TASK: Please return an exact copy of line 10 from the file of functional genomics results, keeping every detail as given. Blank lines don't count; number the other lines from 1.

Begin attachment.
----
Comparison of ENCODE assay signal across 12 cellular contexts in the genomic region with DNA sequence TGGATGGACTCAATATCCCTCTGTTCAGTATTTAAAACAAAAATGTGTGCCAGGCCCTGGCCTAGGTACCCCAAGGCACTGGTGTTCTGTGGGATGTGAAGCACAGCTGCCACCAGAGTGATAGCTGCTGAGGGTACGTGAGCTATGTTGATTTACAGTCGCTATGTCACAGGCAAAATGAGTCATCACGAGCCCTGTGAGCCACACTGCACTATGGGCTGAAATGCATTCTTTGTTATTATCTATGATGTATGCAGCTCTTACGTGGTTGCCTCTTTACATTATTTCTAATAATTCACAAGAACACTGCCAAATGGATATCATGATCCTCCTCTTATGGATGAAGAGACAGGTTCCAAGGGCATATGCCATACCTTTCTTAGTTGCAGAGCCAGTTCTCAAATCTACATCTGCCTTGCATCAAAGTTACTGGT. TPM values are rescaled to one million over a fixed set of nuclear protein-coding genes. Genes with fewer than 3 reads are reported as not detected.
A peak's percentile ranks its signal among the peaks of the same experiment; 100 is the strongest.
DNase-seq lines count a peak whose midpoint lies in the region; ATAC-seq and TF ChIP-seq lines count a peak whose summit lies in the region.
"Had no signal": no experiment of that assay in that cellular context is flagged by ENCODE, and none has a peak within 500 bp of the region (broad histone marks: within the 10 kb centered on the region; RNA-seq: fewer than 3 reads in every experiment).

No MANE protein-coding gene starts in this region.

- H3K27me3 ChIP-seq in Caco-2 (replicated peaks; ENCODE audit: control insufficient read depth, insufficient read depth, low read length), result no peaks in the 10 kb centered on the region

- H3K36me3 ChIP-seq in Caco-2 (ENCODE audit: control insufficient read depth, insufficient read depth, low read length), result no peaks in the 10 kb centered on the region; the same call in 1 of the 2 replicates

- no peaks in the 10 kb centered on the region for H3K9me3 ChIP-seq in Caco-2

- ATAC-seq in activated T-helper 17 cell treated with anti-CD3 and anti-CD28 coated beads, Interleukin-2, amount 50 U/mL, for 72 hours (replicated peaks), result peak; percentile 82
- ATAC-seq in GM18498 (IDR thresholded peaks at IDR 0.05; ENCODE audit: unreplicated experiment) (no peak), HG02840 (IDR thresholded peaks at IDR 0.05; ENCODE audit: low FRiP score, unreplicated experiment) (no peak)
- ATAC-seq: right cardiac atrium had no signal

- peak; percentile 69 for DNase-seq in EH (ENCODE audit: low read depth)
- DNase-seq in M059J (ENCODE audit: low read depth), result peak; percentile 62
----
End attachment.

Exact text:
- ATAC-seq in GM18498 (IDR thresholded peaks at IDR 0.05; ENCODE audit: unreplicated experiment) (no peak), HG02840 (IDR thresholded peaks at IDR 0.05; ENCODE audit: low FRiP score, unreplicated experiment) (no peak)